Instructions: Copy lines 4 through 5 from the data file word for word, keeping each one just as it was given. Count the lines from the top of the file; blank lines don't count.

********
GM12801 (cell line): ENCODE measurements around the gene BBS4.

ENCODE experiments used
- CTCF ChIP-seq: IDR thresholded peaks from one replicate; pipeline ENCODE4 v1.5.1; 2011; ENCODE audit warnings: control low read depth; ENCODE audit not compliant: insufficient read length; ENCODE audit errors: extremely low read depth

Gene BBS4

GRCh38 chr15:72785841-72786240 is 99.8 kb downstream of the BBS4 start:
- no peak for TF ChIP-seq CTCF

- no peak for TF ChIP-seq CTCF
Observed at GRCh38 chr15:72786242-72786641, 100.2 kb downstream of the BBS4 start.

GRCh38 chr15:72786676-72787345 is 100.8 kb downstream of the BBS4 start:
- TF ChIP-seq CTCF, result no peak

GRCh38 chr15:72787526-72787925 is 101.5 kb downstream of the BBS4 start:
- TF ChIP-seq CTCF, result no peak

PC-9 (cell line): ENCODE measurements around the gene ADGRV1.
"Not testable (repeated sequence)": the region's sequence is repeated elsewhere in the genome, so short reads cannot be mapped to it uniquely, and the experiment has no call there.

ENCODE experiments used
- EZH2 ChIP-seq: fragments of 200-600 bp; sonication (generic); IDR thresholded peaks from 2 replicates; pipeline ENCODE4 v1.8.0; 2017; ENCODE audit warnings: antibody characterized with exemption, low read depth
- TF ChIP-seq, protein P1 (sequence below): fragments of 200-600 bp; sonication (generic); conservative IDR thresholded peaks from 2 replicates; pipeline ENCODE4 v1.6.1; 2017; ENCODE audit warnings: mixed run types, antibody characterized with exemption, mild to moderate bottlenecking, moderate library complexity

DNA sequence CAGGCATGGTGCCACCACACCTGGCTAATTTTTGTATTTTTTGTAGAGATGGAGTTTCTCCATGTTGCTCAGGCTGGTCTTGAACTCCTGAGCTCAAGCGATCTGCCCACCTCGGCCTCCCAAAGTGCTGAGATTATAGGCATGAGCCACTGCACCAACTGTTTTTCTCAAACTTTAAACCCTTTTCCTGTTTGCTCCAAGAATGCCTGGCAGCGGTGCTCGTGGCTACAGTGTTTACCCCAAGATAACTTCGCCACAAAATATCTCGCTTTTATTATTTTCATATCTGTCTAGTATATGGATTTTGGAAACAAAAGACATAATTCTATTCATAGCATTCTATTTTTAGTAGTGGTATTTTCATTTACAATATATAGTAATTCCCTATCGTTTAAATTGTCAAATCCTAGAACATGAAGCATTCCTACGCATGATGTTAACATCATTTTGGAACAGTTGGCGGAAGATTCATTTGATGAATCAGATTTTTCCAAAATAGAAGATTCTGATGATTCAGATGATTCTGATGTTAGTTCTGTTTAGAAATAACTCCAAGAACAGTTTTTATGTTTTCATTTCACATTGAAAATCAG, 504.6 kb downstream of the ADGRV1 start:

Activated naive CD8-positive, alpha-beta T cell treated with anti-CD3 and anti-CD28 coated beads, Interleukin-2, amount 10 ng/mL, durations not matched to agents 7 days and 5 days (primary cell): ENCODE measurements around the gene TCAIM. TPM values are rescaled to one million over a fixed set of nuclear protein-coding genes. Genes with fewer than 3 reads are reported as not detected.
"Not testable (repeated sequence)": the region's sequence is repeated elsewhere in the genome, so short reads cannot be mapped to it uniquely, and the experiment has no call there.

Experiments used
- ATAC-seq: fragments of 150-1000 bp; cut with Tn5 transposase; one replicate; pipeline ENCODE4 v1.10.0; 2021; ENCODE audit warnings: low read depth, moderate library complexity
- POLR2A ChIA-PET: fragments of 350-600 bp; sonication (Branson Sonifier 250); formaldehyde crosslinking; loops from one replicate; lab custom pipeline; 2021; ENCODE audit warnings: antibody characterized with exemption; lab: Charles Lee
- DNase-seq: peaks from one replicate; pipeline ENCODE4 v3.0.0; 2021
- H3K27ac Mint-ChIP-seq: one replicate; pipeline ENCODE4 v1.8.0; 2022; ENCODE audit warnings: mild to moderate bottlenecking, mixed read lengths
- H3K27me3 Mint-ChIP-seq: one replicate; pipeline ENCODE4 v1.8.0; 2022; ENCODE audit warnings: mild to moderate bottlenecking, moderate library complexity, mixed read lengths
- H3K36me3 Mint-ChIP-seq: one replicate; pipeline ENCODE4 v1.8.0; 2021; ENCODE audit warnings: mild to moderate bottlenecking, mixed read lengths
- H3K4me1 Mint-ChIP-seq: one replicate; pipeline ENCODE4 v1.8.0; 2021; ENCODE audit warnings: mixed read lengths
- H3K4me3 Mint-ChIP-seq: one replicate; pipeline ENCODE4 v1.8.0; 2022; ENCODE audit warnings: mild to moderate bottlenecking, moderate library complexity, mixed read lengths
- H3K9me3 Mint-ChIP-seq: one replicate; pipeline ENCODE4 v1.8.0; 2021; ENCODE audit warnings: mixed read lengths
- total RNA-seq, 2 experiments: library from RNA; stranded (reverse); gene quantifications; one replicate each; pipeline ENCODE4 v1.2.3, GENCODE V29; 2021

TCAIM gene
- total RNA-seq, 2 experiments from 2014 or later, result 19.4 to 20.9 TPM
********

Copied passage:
Gene BBS4

GRCh38 chr15:72785841-72786240 is 99.8 kb downstream of the BBS4 start: